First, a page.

Exxon Mobil Corporation (XOM) engages in the exploration and production of crude oil and natural gas, and manufacture of petroleum products, as well as transportation and sale of crude oil, natural gas, and petroleum products. This dividend aristocrat has paid dividends since 1911 and increased distributions on its common stock for 30 years in a row.
The company’s last dividend increase was in June 2012 when the Board of Directors approved a 21.30% increase to 57 cents/share. The company’s largest competitors include Chevron (CVX), British Petroleum (BP) and Royal Dutch (RDS.B). Over the past decade this dividend growth stock has delivered an annualized total return of 11.50% to its shareholders.
dividend payment doubling every ten years. If we look at historical data, going as far back as 1974 we see that Exxon Mobil has actually managed to double its dividend every nine and a half years on average. The dividend payout ratio has remained below 50% for the majority of the past decade. Exxon Mobil has a stingy dividend payout, and instead focuses its excess cash flows towards stock buybacks. A lower payout is always a plus, since it leaves room for consistent dividend growth minimizing the impact of short-term fluctuations in earnings.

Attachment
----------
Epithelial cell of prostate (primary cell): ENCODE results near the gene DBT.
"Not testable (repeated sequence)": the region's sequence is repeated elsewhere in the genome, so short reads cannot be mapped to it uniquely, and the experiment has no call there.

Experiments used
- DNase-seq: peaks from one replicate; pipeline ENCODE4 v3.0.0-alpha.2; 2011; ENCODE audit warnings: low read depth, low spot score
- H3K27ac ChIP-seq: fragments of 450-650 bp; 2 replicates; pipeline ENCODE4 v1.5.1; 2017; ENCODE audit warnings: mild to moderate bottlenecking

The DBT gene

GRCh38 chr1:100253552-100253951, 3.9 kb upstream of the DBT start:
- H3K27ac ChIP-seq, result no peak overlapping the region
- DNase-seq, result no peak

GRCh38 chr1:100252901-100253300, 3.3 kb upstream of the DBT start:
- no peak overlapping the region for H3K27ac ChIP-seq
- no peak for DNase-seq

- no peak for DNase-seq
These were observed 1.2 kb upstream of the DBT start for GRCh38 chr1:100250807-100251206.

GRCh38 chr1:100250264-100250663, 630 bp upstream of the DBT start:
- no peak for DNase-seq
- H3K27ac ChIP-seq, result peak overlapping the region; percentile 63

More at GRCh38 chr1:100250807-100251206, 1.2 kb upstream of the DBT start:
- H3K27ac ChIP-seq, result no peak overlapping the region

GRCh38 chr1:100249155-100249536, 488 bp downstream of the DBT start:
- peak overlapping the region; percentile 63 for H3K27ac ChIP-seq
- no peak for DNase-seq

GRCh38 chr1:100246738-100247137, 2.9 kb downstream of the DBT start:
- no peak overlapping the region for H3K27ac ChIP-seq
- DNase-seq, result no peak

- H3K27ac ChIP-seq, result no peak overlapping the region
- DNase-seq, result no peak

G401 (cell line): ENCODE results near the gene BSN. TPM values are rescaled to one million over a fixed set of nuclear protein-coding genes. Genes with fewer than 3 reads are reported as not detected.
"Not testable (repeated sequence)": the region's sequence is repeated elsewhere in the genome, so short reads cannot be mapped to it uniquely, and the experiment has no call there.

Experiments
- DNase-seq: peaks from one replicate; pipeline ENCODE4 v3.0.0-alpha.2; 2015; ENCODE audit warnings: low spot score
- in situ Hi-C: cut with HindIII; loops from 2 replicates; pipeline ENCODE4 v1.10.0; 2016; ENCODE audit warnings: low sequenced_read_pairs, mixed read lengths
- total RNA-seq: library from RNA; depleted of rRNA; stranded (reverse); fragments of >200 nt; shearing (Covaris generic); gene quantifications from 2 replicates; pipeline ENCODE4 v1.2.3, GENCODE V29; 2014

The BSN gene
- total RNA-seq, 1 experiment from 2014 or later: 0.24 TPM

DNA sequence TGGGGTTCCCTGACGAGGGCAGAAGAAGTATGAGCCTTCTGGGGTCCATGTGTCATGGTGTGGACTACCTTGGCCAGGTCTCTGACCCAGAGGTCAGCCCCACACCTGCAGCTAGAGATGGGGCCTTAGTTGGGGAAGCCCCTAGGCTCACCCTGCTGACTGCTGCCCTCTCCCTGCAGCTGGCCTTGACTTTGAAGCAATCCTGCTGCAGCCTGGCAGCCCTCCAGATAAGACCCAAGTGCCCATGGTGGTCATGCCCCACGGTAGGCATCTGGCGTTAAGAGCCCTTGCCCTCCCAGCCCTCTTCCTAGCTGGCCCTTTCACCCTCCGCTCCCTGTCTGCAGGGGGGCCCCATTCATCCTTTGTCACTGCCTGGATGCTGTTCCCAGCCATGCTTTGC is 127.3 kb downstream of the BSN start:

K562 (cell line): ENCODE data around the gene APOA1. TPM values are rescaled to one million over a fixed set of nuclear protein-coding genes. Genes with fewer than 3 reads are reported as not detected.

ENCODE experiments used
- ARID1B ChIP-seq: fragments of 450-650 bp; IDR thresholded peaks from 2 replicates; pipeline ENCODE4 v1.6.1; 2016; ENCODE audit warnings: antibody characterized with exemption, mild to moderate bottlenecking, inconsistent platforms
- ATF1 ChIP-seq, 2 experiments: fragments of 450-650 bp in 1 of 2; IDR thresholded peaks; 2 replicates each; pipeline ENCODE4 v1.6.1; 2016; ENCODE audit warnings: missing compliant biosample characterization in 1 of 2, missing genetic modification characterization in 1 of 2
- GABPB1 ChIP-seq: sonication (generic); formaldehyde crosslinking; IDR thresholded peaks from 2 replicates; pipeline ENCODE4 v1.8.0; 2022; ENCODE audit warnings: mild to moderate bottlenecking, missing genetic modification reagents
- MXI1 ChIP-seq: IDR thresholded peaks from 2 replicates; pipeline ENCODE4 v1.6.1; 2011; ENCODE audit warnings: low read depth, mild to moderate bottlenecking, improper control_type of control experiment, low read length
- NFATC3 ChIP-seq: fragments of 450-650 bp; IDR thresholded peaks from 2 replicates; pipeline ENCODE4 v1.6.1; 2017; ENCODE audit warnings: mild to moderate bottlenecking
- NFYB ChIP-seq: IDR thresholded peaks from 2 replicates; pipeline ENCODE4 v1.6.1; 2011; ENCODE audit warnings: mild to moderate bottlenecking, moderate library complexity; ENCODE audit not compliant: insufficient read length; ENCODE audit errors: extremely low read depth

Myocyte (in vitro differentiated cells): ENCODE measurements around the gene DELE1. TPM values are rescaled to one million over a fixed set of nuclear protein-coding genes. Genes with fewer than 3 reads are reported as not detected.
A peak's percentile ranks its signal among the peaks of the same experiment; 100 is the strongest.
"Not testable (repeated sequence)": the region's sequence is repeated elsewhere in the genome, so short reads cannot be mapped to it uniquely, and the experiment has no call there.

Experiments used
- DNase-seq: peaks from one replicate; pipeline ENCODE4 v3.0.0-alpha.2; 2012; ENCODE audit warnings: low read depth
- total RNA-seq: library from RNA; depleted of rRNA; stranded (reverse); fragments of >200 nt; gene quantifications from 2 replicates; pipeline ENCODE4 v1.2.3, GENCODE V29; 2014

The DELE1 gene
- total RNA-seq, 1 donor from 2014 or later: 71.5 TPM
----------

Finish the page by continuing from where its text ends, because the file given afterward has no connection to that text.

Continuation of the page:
is attractively valued at 9.20 times earnings, yields 2.60% and has an adequately covered dividend. Unfortunately, I find other companies such as Chevron (CVX) better values at the moment, which is why I do not plan on adding to my Exxon position significantly over the next year.
Full Disclosure: Long CVX, XOM and RDS.B
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